St. Johns at 75 cents per month
or residences and from busi
ness placos at reasonable rates.
Calls made every Saturday.
,eave orders at the St. Johns
lardware. or phone Woodlawn
The Right Kind of a
Man for Senator
ROBERT IN. STAN FIELD
Farmer, Stock Raiser and Producer
The state is entitled to the active services of n itinn who knows how
to work work for the State gcnctally nnd work for the people of. the
State, both itidividully nnd collectively.
Oregon docs tint need any orators, for orators lire n drug on the
market, mid like constitutional lawyers, they do not get anything.
The Federal Government needs all the assistance Oregon oau givt,
litit is not luceivlug it because it has not been put up to the dcKUtiiinU
on n business basis.
Today business men arc having more to do with the government
affairs than ever before. Wc are spending twenty-four million dnllms it
day nnd the coplc who will pay this money are the people who actually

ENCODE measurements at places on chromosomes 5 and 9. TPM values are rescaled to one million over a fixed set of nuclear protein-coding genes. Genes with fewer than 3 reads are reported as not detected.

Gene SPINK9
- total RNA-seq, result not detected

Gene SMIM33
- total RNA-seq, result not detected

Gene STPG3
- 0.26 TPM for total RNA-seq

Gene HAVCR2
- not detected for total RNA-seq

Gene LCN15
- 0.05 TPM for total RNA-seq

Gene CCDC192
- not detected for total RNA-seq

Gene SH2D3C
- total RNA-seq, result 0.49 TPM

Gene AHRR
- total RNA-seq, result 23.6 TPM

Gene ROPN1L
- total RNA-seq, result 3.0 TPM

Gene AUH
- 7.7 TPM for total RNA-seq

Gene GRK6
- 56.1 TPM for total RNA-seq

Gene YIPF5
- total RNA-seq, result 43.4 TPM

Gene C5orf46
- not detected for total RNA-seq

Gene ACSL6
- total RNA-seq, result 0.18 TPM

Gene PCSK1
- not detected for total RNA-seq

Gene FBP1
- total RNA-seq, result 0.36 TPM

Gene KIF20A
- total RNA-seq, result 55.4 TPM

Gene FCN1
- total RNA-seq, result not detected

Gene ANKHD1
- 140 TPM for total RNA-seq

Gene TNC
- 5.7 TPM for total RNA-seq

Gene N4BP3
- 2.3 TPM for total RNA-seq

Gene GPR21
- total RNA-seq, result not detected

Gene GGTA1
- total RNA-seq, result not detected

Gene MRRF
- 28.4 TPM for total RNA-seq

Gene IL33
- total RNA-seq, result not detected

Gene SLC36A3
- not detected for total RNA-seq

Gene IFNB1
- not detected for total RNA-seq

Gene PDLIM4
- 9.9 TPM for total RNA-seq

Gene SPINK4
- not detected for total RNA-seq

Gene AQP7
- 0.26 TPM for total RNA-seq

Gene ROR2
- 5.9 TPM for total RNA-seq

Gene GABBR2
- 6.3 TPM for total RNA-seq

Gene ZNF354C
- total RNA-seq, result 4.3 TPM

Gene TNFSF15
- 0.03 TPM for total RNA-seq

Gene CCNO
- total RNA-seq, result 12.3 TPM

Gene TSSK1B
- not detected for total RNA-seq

create wealth the farmer, producer and the toller.
The prosH!tity nl the small larmur. the small producer stml (toe
small manufacturer is as urtseutiul to thw Stale and Nation s pfa
pcrity of the big man. livery one of our occupations should btf give"
equal consideration regardless ol the amount produced.
Hvery encouragement must Ik? given to incuim- hi.imi ,
this can be obtained only through akuruue that tin small funHcr
well as the big men is going to receive hi proMrtiiHmW lir $f ifer
war cxpemliturtM, and that there will Imt n market for bin KMlHClft Awl
it profit to him for his work, IkimhI proportionately uhhi IiU uot &f K-
There must be equality in all plmsus of out Slate and Nmieiiul In